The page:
If we’re growing, we’re always going to be out of our comfort zone.  –John C. Maxwell

One of my housemates has healthy starts of spinach, Tatsoi, Swiss chard, and kale on our second floor balcony. The small garden beds in the yard below are being prepared with last year’s compost. The sight of such things provides a measure of stillness and gives a sense of being rooted in a place. I’m reminded of living at a different house when I first arrived at Ann Arbor two years ago. There I had dug up a 3-foot by 8-foot patch of dirt in the front yard. The peas, lettuce, spinach, collards, arugula, flowers, and a tiny struggling tomato plant, all helped in providing a similar sense of place.

I remember the pea plants were especially happy with the soil conditions, thankful for the irrigation schedule, nodding each day in approval of the morning shade that the Linden tree in the corner of the yard provided. I had to hastily build a trellis out of Maple twigs just to keep up with the fits of early growth. The little green vines seemed on a quest, branching out into the unknown, to both support and be supported by the connective structure of blossoms, pods, leaves, and stems.

It was about that same time that I had a phone conversation with a friend just starting a graduate business program on the East Coast. She and I had a lot in common at that particular moment. We were both making a second go of graduate study after leaving institutions that didn’t quite fit our needs. And both of us were experiencing a bit of uncertainty having just left comfortable careers. In the ensuing email she wrote:

It was nice to hear a friendly voice. And you are right, we are in similar situations, we are both living life’s adventure, and we will grow from it. I am a bit scared, but think that this will most assuredly help me grow as well as rediscover my path, and whether I am following it.”

Several days after installing the trellis in the garden, I noticed the vines were especially indifferent to the Maple twigs. I couldn’t figure it out as I watched them cling to each other, to the porch railing, even to the siding on the house, but not to the trellis. Was there a chemical in the Maple’s bark that the peas would not grab onto, some evolutionary strategy in Maple physiology that prevented vines from overtaking young trees?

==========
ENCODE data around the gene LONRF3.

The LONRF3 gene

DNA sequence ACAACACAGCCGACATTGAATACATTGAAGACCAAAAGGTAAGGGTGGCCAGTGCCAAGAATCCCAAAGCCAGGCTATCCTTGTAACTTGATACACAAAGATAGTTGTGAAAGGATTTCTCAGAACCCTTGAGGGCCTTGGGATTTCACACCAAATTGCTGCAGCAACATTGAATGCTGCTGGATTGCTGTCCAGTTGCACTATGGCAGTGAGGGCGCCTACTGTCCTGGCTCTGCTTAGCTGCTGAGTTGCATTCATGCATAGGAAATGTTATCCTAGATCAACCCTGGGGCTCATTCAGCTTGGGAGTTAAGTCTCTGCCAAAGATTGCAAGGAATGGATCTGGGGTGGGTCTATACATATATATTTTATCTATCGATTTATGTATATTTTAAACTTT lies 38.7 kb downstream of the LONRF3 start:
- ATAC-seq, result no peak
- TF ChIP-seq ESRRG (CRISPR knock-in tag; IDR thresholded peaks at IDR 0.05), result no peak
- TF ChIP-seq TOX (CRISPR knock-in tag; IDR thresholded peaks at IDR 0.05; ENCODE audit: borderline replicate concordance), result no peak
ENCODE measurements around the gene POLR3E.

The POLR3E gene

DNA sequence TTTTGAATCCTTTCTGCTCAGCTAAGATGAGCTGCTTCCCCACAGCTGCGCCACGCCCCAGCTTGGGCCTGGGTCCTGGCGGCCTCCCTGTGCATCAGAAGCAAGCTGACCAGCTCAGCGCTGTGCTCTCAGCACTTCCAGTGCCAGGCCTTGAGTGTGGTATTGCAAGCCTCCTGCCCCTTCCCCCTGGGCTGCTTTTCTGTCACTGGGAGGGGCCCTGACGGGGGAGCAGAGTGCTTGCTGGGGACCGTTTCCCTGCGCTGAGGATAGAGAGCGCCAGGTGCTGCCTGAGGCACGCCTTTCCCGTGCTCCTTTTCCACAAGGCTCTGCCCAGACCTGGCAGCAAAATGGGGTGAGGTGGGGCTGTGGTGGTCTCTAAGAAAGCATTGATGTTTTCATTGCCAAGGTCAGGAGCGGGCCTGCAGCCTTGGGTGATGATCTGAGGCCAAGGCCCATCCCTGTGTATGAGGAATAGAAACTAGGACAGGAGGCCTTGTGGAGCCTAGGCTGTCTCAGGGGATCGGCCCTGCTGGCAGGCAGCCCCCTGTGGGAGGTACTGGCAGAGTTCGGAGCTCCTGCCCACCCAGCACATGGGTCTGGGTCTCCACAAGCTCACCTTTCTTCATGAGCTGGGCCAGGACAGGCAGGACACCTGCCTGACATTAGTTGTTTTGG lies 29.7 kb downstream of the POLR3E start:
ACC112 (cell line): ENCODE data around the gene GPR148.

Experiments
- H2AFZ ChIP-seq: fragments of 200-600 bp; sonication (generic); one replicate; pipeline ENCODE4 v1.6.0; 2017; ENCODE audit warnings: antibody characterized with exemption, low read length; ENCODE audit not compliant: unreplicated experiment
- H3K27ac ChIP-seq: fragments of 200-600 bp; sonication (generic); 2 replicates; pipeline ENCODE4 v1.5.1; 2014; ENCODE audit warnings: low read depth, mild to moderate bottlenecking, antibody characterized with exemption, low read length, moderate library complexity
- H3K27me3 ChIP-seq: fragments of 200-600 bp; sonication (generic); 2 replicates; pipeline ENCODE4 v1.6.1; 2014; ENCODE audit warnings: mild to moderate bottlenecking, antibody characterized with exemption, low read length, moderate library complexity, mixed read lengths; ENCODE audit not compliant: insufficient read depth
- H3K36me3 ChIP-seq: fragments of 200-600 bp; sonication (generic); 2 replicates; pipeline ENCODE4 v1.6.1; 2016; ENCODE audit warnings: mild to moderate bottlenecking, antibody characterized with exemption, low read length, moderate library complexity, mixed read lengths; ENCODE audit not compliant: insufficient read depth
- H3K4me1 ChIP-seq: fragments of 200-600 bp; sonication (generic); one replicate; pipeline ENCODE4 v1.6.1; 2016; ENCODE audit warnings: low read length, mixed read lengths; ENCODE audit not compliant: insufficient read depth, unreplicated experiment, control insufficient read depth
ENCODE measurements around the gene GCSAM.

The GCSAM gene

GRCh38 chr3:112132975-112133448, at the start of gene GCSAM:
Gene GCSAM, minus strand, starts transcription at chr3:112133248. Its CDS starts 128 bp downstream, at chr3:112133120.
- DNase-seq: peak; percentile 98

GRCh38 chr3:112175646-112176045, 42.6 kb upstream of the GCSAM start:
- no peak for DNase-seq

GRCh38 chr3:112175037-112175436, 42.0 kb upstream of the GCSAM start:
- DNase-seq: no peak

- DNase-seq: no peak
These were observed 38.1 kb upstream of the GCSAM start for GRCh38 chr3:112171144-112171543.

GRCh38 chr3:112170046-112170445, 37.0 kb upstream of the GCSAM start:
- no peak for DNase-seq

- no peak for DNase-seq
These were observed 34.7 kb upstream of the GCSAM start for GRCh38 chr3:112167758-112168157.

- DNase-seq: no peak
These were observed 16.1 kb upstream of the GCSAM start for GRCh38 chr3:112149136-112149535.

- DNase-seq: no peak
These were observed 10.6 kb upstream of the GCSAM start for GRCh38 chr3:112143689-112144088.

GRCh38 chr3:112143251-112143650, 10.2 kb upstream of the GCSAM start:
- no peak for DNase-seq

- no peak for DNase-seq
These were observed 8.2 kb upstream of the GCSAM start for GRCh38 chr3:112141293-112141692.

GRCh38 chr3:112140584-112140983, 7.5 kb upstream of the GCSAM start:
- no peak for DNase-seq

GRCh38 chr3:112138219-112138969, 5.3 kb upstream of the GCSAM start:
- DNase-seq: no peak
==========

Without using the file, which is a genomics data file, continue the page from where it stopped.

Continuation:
A few mornings later I noticed one of the vines had reached far across the small garden and found the metal porch railing, and it was already aggressively pursuing this new opportunity. Upon returning for lunch later that day, the plant was now actively avoiding the same railing. What had happened? Had the plant moved away from a metal railing heated up by the midday sun? By the late afternoon it was exploiting yet another opportunity, launching new growth from a tenuous foothold at the base of one of the porch pillars. I was witnessing an adaptive engagement. Obstacles abounded, still the plant was thriving, creating, growing like gang-busters.

I don’t think it’s a stretch to equate the adaptive, obstacle-hopping demeanor I observed in a garden two years ago with what I’ve observed in the community of students and alumni that calls itself the Erb Institute. Obstacles abound, yet here is a network of connections reaching for opportunities and finding ways to lead transformative change.

There is something subtle among those connections, something rooted and reassuring, like a chorus of friendly voices. I can hear them now. They are saying, “Welcome back to the path.”